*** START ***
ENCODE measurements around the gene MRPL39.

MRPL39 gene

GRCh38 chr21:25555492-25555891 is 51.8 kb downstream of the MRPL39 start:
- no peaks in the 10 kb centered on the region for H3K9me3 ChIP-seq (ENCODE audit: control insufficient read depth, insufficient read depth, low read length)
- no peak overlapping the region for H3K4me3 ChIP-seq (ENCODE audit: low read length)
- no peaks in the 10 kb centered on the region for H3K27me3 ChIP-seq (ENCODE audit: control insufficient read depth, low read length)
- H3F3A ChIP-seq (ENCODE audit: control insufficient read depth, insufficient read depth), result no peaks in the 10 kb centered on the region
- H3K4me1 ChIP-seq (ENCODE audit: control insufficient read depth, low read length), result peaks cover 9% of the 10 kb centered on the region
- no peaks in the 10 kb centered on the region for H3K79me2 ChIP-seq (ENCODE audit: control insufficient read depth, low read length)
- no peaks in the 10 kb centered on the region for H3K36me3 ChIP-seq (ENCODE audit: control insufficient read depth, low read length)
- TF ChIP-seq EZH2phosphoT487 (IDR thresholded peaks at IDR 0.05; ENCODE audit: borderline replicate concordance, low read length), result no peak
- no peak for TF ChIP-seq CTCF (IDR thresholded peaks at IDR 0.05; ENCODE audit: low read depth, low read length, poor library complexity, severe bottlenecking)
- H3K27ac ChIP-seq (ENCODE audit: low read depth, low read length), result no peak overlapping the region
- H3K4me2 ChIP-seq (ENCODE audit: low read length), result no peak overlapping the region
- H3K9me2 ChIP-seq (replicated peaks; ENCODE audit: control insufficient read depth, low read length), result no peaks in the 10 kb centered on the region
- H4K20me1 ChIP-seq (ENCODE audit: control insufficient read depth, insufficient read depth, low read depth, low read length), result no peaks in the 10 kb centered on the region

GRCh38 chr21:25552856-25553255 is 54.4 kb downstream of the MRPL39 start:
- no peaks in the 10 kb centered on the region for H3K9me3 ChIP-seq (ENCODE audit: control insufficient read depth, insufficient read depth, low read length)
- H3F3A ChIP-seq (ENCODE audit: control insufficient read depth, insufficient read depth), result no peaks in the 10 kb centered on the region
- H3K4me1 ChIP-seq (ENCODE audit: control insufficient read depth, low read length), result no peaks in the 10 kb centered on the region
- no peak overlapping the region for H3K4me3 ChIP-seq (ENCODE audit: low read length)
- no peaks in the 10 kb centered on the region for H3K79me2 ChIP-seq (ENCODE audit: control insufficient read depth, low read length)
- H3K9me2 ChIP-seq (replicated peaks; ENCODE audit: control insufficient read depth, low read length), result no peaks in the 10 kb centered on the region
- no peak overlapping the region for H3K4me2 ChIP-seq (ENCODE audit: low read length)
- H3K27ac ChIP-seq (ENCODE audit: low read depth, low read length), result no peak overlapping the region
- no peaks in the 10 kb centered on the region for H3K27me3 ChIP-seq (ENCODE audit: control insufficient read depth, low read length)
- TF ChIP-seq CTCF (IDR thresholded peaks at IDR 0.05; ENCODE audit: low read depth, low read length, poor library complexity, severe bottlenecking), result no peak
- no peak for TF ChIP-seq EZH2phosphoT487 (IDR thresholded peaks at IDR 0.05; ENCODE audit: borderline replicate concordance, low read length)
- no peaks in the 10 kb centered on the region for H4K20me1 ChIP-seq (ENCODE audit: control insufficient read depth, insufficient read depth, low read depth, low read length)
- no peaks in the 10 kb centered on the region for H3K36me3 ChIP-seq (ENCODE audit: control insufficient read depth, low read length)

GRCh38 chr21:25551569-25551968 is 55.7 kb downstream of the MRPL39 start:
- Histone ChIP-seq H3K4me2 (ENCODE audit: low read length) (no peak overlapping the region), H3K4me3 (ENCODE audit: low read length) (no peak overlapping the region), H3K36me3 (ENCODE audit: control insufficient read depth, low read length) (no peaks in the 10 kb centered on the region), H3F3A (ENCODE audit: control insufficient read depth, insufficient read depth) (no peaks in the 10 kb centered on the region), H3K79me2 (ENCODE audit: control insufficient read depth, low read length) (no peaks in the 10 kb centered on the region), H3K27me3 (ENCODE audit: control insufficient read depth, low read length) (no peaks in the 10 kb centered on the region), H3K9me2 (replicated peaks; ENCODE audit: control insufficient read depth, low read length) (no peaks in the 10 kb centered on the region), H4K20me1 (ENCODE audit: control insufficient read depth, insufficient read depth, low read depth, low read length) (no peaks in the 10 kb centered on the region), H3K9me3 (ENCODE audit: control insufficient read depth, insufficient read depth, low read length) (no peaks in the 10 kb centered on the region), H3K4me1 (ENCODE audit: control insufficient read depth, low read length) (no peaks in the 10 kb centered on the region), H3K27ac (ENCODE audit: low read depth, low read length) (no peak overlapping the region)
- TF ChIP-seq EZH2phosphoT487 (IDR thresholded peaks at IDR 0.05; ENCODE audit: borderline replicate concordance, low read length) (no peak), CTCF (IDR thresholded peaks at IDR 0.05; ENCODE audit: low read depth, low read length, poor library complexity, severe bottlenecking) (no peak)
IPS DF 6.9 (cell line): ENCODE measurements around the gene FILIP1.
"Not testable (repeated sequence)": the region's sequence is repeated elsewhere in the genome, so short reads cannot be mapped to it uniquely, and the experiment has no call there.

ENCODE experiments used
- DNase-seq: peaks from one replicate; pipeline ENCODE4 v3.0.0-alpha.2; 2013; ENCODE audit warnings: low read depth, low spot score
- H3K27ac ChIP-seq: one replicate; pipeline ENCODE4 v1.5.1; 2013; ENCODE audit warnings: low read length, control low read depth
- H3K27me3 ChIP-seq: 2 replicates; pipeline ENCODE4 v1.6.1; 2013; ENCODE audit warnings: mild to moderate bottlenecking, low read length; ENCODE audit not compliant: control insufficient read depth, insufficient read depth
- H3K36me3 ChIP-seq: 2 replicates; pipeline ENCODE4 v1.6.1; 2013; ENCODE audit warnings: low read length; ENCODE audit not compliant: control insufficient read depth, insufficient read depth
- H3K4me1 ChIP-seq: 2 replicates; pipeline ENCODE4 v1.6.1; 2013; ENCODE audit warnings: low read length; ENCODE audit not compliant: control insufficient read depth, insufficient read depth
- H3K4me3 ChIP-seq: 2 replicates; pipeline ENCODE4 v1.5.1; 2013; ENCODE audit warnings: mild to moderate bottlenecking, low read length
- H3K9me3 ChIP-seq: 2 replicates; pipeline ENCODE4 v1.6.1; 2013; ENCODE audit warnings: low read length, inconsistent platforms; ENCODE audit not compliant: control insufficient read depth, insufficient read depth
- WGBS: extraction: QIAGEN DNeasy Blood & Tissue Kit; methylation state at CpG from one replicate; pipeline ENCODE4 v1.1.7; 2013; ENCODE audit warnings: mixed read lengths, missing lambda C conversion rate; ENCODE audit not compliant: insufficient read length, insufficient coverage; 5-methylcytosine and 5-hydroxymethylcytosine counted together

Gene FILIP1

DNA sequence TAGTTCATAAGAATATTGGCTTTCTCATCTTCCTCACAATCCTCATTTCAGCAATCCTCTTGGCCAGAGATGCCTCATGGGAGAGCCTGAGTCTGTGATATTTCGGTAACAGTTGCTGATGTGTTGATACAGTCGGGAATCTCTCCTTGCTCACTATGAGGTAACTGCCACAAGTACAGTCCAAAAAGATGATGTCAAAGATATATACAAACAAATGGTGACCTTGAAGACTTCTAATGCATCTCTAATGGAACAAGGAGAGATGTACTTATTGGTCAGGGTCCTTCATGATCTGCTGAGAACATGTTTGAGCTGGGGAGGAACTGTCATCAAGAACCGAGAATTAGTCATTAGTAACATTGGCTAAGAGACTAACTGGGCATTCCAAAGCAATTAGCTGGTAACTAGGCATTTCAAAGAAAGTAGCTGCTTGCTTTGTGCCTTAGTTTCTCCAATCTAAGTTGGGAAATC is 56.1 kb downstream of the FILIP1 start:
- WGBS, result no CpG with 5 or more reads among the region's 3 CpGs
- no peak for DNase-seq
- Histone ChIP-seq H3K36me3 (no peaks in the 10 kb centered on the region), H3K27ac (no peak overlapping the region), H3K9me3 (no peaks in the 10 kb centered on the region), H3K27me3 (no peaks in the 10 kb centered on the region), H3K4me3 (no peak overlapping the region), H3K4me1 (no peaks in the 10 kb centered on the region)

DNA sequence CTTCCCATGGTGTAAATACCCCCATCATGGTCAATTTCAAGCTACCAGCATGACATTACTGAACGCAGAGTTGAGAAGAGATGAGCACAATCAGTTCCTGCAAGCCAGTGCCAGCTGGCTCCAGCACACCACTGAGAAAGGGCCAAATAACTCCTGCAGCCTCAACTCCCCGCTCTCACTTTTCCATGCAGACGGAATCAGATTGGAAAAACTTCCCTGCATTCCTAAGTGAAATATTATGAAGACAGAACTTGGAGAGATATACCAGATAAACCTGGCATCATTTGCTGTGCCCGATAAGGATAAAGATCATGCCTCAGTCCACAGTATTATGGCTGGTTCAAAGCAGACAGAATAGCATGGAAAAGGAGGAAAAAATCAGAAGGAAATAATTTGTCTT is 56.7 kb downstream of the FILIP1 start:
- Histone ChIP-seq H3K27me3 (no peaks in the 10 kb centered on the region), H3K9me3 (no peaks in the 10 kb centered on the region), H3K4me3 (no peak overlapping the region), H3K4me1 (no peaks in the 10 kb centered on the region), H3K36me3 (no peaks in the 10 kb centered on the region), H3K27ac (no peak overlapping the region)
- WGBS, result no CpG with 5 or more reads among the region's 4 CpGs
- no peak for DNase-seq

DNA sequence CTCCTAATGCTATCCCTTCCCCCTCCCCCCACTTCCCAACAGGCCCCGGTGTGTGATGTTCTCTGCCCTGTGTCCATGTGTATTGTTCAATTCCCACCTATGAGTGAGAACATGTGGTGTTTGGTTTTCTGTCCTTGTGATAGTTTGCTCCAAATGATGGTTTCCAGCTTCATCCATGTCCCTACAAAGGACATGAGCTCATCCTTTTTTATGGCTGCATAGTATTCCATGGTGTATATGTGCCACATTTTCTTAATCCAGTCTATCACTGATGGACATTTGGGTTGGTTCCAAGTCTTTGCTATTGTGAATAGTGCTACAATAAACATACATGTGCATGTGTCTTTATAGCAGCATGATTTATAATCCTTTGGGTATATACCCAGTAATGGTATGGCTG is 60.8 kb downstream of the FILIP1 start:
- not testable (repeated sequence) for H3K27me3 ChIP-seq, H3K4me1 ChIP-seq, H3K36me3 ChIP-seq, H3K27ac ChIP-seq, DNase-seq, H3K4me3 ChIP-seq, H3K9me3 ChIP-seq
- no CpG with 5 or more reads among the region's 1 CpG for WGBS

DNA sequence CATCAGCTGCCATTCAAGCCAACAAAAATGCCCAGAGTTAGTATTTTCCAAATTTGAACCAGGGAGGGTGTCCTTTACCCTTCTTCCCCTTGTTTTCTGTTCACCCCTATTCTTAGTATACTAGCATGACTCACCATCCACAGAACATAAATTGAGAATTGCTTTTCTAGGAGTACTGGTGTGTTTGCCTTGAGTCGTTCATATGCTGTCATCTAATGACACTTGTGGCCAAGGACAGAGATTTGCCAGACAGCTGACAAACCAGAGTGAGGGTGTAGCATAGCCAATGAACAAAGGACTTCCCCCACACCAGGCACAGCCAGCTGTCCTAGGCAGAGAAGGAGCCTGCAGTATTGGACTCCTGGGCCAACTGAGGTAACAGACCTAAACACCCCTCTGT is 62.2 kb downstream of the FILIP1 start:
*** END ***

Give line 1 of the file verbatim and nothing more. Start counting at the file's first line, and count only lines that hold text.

ENCODE measurements around the gene MRPL39.